As it turns out, your morning coffee isn't just giving you life before work every morning—it's literally sustaining it for years to come. That's according to a massive 16-year study spanning 521,330 participants from 10 European countries, which found that drinking coffee can actually reduce your risk of death from all causes, particularly digestive illnesses and circulatory issues.
The researchers from the International Agency for Research on Cancer and Imperial College London asked the half a million participants (all aged 35 and older) to fill out questionnaires and complete interviews about their diets and caffeine habits. The researchers took lifestyle factors like smoking and exercise into consideration.
After 16 years had passed, the researchers reconnected with the participants and found that those who consumed three or more cups of coffee a day had a reduced risk of illnesses like heart disease, stroke, and liver disease compared to those who didn't drink any. The risk was 18% lower for men and 8% lower for women. "These results were similar across all of the 10 European countries, with variable coffee drinking habits and customs," clarified lead study author Marc Gunter from the IARC in a statement.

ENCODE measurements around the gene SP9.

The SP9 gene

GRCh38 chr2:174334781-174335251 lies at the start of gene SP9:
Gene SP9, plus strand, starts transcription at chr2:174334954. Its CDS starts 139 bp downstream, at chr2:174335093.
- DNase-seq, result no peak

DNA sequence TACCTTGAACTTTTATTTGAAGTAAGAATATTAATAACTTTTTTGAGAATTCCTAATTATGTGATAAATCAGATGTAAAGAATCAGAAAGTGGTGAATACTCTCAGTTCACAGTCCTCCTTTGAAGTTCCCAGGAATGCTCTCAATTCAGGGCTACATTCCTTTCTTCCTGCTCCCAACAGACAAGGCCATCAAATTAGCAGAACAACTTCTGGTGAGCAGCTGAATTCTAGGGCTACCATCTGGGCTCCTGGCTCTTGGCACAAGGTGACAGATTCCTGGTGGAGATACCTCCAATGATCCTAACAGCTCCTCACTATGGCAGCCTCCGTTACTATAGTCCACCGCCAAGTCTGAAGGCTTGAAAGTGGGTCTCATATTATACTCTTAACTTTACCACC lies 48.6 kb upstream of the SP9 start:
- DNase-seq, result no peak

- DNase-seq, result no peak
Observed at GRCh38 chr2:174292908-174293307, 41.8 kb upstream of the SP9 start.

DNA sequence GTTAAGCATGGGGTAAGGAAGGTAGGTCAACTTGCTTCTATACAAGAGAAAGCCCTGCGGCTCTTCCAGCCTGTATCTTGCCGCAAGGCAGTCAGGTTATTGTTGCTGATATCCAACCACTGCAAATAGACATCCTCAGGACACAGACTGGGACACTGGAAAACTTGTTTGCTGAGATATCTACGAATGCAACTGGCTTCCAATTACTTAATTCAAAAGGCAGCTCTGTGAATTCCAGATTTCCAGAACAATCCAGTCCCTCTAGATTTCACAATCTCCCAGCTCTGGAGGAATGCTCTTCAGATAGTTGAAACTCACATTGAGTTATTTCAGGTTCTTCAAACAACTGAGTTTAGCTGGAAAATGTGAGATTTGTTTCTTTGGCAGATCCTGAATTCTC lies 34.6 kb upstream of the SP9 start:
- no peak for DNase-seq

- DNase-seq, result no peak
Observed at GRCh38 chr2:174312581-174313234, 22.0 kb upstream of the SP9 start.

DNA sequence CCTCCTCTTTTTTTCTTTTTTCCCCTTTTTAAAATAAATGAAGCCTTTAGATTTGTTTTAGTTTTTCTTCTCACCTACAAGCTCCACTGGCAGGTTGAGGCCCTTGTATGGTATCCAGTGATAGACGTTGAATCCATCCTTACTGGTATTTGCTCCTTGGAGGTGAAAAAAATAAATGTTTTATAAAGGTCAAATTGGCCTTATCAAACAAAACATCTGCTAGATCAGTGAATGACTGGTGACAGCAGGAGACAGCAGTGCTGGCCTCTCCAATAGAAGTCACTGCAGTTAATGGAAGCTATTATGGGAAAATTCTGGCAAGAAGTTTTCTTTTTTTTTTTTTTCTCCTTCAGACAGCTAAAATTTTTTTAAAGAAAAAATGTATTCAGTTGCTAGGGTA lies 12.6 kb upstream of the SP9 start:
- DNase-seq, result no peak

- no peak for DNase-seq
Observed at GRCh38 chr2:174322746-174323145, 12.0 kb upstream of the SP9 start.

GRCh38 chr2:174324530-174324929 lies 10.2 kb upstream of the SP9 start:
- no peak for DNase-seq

Interestingly enough, the typical coffee drinker was younger, a smoker, an alcohol drinker, and ate more meat than fruits and vegetables. But nonetheless, they found that "drinking more coffee was associated with a more favorable liver function profile and immune response," he explains.
But before you move up to four or five cups a day, keep in mind that, "due to the limitations of observational research," Gunter is in no way advising drinking more or less coffee. "That said, our results suggest that moderate coffee drinking—up to around three cups per day—is not detrimental to your health, and that incorporating coffee into your diet could have health benefits."
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